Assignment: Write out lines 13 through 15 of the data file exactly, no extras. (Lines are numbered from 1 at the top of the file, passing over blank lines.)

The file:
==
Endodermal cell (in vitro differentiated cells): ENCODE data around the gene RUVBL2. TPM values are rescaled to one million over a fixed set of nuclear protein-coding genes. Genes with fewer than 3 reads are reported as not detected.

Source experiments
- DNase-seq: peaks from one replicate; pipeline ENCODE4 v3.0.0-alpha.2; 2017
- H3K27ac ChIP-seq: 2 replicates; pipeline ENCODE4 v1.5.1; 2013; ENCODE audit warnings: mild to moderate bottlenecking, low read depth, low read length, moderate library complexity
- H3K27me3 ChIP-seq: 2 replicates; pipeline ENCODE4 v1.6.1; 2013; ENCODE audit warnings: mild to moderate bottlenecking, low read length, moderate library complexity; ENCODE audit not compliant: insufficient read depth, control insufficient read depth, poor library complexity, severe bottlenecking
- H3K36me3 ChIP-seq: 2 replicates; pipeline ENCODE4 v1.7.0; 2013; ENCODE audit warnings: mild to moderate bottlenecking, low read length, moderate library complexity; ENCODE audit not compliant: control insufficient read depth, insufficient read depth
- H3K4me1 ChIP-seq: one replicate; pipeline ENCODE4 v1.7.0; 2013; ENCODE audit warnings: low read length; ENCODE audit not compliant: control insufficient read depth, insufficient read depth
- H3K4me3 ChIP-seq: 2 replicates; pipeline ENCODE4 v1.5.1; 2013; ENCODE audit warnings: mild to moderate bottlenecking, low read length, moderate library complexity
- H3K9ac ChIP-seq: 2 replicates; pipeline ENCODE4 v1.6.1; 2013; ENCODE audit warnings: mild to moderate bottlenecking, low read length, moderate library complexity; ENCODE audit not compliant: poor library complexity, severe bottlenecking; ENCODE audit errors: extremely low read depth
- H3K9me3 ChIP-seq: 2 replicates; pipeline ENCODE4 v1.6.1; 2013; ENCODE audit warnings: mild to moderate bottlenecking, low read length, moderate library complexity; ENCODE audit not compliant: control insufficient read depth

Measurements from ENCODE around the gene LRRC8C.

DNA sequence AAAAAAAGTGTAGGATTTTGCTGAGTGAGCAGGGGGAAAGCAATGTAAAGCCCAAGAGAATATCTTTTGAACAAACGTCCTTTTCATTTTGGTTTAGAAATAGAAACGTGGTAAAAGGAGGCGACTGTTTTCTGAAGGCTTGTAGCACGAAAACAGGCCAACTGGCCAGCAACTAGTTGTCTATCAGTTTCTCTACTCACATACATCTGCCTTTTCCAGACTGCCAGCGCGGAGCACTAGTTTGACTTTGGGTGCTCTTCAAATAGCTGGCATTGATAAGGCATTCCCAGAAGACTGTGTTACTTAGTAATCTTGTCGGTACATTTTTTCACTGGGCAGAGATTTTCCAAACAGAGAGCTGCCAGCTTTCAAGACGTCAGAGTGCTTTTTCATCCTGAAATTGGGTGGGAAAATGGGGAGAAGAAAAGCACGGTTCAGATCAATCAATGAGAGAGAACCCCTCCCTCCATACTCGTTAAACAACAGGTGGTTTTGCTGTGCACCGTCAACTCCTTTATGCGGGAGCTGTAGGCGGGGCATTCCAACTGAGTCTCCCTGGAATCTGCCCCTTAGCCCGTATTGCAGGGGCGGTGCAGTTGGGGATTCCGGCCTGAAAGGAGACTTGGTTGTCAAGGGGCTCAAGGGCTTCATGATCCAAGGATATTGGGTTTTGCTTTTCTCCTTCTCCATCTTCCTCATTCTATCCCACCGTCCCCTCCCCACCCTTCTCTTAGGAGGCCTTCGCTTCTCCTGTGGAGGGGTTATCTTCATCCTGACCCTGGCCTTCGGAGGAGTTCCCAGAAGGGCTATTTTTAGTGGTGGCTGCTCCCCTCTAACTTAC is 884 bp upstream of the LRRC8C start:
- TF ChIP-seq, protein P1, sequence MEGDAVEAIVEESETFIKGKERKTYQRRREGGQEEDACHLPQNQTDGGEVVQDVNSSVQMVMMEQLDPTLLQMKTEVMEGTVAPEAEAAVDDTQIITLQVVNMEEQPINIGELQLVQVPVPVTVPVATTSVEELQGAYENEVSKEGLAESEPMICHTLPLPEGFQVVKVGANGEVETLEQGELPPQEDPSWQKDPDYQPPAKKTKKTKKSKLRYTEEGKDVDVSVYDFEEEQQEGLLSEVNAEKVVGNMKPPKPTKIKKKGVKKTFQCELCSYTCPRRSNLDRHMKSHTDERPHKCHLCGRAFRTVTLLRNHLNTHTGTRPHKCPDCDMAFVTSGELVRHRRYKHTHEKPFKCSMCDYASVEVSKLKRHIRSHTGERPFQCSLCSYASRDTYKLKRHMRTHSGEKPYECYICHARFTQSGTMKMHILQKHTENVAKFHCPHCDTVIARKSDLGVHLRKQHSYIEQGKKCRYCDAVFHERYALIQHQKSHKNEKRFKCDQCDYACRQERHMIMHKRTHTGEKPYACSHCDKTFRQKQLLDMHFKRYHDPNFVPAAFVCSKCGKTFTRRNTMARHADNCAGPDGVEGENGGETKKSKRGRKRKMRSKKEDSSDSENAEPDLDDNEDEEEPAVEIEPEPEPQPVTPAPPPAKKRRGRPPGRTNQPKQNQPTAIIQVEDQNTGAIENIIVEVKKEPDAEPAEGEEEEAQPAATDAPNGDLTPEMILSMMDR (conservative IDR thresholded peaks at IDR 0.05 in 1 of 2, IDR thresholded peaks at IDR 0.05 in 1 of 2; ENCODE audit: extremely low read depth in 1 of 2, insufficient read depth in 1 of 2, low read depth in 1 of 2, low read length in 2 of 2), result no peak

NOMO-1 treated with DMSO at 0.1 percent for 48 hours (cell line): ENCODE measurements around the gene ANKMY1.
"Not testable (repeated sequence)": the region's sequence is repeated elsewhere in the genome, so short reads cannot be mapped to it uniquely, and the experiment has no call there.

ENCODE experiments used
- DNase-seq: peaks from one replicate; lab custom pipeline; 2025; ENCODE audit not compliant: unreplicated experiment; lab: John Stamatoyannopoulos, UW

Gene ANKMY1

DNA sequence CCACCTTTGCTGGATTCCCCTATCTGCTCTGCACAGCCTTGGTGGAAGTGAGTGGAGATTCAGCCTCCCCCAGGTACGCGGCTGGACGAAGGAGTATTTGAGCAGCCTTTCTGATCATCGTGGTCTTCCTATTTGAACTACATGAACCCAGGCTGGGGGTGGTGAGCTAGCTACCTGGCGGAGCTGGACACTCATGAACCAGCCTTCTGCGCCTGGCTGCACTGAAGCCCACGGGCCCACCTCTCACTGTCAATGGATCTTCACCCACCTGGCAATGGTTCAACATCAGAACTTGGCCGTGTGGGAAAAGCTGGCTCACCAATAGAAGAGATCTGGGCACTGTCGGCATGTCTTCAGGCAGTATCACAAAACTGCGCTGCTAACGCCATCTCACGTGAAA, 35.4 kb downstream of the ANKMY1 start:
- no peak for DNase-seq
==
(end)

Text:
- TF ChIP-seq, protein P1, sequence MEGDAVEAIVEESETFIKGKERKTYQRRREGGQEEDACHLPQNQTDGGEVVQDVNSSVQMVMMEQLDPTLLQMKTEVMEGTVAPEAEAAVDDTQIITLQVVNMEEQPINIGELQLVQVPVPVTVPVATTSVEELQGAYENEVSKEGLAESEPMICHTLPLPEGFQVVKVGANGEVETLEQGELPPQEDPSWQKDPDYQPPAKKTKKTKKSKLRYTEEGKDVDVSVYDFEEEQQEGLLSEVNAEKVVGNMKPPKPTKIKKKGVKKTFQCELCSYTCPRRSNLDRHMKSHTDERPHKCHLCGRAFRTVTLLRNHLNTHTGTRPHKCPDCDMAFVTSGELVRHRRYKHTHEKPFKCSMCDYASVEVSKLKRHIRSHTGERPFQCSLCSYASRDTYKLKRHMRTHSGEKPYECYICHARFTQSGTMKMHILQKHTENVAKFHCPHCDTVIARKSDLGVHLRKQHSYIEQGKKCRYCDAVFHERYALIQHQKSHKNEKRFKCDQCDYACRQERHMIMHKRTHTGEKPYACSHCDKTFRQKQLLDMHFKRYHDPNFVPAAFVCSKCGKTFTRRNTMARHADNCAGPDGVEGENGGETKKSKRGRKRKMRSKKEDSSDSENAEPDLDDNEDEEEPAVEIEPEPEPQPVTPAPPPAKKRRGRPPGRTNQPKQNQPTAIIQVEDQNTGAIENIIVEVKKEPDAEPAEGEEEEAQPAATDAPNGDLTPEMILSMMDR (conservative IDR thresholded peaks at IDR 0.05 in 1 of 2, IDR thresholded peaks at IDR 0.05 in 1 of 2; ENCODE audit: extremely low read depth in 1 of 2, insufficient read depth in 1 of 2, low read depth in 1 of 2, low read length in 2 of 2), result no peak

NOMO-1 treated with DMSO at 0.1 percent for 48 hours (cell line): ENCODE measurements around the gene ANKMY1.
"Not testable (repeated sequence)": the region's sequence is repeated elsewhere in the genome, so short reads cannot be mapped to it uniquely, and the experiment has no call there.